This collection of essays explores tragedy, the most versatile of Renaissance literary genres, revealing its astonishing thematic, stylistic and emotional range. Each chapter consists of a case study, offering not only a definition of a particular kind of Renaissance tragedy but also new research into an important example of that genre. There is only one chapter on Shakespeare; instead contributors attend to subgenres of tragedy – biblical tragedy and closet drama, for example – in which Shakespeare did not engage and others in which the nature of his influence is interrogated, producing original critical readings of individual plays which show how interventions in these subgenres can be mapped onto debates surrounding numerous important issues, including national identity, the nature of divine authority, early modern youth culture, gender and ethics, as well as questions relating to sovereignty and political intervention. The chapters also highlight the rich range of styles adopted by the early modern tragic dramatists and show how opportunely the genre as a whole is positioned for speaking truth to power. Collectively, these essays reassess the various sub-genres of Renaissance tragedy in ways which respond to the radical changes that have affected the critical landscape over the last few decades.
2 The temporality of genre Just as much as critics need to pay attention to the pan-generic primal soup that provided the nourishing environment from which the novel would finally grow, they also need to acknowledge the cultural background from which generic change draws its inspiration. This background, needless to say, is far too extensive ever to be portrayed exhaustively, but an awareness – as New Historicism had initially promoted – of habits of reading, of censorship and rules about publication, of religious attitudes to art, and of critical debates about
theoretical politicisation of the genre occurred, initially by monarchomachist Protestant publishers and translators of Heliodorus, then by adapters such as Sidney, Shakespeare and Sidney Wroth. In addition to being associated with political discourse, European erotic romance set the standard by which the social and literary significance of chivalric romance was judged. In the French
2 Gothic genres: romances, novels, and the classifications of Irish Romantic fiction In his Revelations of the dead-alive (1824), John Banim depicts his time-travelling narrator encountering future interpretations of the fiction of Walter Scott. In twenty-first-century London, Banim's narrator realises, Scott is little read; when he is, he is understood, as James Kelly points out, ‘not as the progenitor of the historical novel but rather as the last in line of an earlier Gothic style’. 1 According to the readers encountered in his travels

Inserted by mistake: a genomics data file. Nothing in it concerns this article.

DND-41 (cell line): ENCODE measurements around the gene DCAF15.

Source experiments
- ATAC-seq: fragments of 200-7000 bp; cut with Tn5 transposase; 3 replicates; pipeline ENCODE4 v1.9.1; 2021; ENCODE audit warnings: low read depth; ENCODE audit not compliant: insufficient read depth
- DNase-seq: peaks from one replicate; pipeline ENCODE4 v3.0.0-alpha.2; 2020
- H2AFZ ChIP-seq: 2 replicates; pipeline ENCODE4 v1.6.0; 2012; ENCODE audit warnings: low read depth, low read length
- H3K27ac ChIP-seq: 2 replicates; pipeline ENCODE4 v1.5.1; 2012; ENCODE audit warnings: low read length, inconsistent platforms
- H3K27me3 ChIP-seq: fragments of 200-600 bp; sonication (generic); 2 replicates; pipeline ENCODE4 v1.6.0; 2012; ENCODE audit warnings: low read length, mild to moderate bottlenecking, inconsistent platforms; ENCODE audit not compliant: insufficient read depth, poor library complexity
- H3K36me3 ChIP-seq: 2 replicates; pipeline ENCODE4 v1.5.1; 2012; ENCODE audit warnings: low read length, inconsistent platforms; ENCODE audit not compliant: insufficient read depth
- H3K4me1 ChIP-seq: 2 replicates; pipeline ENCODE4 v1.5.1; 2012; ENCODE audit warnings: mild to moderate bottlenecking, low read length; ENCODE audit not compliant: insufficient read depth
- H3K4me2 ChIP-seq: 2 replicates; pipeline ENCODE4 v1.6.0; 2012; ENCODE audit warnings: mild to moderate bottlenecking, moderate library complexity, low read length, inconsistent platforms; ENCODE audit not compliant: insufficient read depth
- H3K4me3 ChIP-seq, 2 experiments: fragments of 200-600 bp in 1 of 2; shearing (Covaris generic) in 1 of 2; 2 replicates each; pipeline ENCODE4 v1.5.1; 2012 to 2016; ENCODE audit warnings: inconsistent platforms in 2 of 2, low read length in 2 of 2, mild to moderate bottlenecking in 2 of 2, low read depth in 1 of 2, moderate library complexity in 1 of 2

This article considers the exploration of Gothic genericity within two of Mary Elizabeth Braddon‘s neglected penny blood fictions. It observes the way in which genericity comes to be associated with the Gothic as the supposedly disruptive influence of popular literatures is countered by Victorian reviewers. These emphasise such texts’ genericity in order to contain their influence and separate them from superior readerships and literature which is held to transcend generic limitations. Braddon‘s bloods explore this implicit association between the Gothic and genericity and suggest that the latter – identified in terms of the Gothic‘s status as an ephemeral commodity in the penny blood genre – actually enhances rather than limits, the Gothic‘s agency.
This chapter seeks to explore genre conventions in English recipes from the seventeenth and eighteenth centuries. 1 Recipes from all periods of English provide a good reflection of language in use. Besides specific words pertaining to plants and other ingredients, recipes portray a less academic type of language in contrast with learned
This chapter focuses on two literary genres that also feature, if in much smaller proportion, in Atkinson’s oeuvre. After her three coming-of-age novels and before embarking on the Jackson Brodie sequence, Atkinson turned to other genres: she wrote a play, Abandonment , which was performed in 2000, 1 and published a collection of stories, Not the End of the World , in
4003 Baxter-A literature:Layout 1 9/9/13 13:03 Page 247 13 THE QUESTION OF GENRE IN W. G. SEBALD’S ‘PROSE’ (TOWARDS A POST-MEMORIAL LITERATURE OF RESTITUTION) Russell J. A. Kilbourn Artists create potentials for the future by exploiting the resources of the past. In literature, the most important carrier of past resources – the central organ of memory – is genre. (Bakhtin in Morson and Emerson 1990: 288) INTRODUCTION Writing in The New Republic in 1998, James Wood noted that the first appearance of The Emigrants caused him to recall ‘Walter Benjamin
; they seem to thrive on systematically re-inventing themselves wholesale, overturning familiar conventions, and exploring a wide range of generic hybrid forms (e.g. combining with comedy, computer game platforms and teen romance narratives). Nevertheless, as Brigid Cherry argues in Horror , there is one factor that ‘remains constant’ in the genre (with the exception of parody